Technically, regulations aren't the bureaucracy. The bureaucracy enforces regulations, but they don't control them. This can make a huge difference. The bureaucracy can often have a great deal of leeway in how they apply regulations. The World Bank Group has an annual report comparing countries by ease of doing business. This year, the top 5 were Singapore, New Zealand, Hong Kong, Denmark, and South Korea, in that order.


melian 11 May 2015 05:56 PM

Startup culture usually, well, starts out as opposed to high degrees of rigid formalization of the company's activity, but does this remain a commitment as the company grows, as they all aspire to, into a billion-dollar behemoth?

A startup begins with few people which allows its leaders to have personal and informal relationships with the employees. The workers can be motivated by stock options and interesting projects.

As the number of workers grows the company unavoidably develops a long chain of command and ordinary workers become far removed from the company leaders. The competitors eventually begin to catch up eroding the profit margins, so it is no longer possible to motivate workers with above the market salaries. Informal leadership style no longer works in such environment, and out of necessity the company develops formal procedures and a large bureaucracy.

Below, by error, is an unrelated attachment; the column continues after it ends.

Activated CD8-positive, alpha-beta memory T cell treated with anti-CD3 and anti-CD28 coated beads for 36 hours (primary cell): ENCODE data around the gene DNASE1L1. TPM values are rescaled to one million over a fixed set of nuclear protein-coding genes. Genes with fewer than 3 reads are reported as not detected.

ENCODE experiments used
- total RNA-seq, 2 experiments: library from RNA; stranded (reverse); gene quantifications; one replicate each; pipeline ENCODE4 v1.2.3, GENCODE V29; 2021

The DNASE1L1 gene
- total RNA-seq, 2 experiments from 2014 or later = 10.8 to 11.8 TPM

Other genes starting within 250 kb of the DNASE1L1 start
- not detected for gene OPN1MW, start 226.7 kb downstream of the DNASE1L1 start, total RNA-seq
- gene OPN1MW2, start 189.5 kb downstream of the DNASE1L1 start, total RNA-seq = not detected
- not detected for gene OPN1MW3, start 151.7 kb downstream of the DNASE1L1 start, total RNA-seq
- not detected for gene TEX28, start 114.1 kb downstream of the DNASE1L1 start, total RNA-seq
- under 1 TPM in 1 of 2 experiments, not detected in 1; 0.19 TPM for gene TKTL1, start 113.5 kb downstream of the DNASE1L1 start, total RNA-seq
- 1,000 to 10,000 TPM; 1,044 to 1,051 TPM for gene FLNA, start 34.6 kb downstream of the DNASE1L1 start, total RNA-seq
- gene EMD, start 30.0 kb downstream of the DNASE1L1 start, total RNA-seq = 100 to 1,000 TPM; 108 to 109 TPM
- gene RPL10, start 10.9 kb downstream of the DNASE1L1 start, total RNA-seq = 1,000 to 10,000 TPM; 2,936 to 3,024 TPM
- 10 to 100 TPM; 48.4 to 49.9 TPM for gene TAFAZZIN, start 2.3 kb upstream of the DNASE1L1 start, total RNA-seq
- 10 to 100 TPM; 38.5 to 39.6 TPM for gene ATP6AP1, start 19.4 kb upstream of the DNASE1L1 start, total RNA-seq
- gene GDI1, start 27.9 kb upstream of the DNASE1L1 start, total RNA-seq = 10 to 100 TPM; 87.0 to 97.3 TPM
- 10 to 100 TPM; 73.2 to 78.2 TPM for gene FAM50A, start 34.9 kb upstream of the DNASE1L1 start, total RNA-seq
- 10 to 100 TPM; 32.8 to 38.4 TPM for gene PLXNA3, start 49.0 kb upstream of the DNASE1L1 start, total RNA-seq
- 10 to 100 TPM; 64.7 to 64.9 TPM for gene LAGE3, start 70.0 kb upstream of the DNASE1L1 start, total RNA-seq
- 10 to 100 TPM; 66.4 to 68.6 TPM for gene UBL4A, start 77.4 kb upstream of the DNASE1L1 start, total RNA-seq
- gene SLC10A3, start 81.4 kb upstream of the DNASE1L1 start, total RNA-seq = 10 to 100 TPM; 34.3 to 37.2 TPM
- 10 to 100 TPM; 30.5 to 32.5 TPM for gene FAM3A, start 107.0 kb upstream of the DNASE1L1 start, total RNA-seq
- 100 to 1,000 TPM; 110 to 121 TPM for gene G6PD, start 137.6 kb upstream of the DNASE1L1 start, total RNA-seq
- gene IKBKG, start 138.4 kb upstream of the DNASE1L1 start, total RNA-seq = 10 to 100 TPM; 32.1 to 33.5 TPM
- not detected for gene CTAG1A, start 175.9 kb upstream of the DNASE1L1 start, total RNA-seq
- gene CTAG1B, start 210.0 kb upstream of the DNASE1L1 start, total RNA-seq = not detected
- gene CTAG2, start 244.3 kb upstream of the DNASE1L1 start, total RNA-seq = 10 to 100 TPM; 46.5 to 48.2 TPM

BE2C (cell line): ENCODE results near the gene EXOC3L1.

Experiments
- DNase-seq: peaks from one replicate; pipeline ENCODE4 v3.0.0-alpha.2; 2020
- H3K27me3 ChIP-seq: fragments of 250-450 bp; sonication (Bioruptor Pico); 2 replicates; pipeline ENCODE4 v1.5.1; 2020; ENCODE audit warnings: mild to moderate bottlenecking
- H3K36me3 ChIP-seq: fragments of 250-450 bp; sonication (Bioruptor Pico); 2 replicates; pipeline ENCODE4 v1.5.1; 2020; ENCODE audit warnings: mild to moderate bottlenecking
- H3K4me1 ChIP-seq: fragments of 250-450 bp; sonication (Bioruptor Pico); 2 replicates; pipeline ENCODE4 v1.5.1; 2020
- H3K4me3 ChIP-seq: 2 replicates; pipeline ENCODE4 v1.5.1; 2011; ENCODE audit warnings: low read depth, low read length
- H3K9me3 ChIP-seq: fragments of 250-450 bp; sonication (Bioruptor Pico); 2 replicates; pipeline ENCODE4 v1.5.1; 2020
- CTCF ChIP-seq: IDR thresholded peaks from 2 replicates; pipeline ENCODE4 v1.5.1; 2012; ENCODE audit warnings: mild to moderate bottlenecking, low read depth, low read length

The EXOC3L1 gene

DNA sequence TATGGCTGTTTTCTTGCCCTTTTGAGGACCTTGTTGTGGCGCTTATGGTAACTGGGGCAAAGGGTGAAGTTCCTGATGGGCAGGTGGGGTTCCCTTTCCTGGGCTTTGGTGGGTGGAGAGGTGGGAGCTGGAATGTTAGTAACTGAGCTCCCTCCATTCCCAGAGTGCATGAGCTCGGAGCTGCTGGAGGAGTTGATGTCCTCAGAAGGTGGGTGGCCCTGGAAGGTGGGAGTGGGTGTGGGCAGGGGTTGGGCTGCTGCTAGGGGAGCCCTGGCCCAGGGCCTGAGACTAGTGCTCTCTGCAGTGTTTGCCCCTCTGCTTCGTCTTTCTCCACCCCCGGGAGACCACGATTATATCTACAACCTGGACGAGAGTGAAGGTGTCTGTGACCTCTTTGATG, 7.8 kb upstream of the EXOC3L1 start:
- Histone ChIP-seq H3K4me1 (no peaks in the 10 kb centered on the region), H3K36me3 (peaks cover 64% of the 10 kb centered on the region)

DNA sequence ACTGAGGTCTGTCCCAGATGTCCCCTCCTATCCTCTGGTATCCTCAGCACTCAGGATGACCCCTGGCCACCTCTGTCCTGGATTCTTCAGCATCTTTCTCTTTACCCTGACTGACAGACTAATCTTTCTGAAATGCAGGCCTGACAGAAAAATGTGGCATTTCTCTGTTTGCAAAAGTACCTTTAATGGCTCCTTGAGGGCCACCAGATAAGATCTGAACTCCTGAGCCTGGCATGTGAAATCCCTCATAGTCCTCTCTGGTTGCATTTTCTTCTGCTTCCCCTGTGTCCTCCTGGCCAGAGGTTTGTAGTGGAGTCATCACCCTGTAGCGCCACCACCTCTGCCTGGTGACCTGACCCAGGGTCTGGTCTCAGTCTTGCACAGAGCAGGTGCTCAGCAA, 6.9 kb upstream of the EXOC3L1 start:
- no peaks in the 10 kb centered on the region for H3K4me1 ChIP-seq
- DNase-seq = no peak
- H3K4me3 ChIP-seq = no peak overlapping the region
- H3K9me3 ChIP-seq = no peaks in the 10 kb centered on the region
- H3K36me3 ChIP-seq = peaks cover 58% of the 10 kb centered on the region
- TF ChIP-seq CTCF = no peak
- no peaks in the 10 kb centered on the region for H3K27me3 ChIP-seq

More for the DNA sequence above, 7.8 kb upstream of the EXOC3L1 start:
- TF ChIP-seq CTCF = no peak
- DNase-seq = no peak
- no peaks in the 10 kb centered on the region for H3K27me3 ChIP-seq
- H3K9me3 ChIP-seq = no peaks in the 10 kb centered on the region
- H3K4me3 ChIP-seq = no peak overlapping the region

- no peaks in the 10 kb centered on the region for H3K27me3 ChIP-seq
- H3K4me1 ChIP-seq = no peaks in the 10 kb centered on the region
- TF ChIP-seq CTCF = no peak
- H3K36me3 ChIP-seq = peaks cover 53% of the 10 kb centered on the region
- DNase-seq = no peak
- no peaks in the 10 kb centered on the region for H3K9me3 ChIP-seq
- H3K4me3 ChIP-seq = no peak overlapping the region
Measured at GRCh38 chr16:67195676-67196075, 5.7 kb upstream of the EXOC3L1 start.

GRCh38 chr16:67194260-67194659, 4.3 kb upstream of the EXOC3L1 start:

The same thing happened to Romans. :)


ChristianKl 11 May 2015 04:34 AM

The unfortunate answer is that nearly nobody values cutting bureaucracy when it's not in the abstract but comes to concrete examples.

Instead people care about the symbolic value of policies and who profits from them.
On LW's facebook wall I had a discussion with a person advocating a ban for counseling with the intent of getting people straight. The linked to a petition.
They argued that it should be banned because it drives kids to commit suicide. I do think that it's bad but if you think through the kind of law you need to ban it, that's complex regulation simply not worth the price.

The other person didn't really understood my position. For them the debate has about helping persecuted homosexual people and that was way more important then technical policy issues.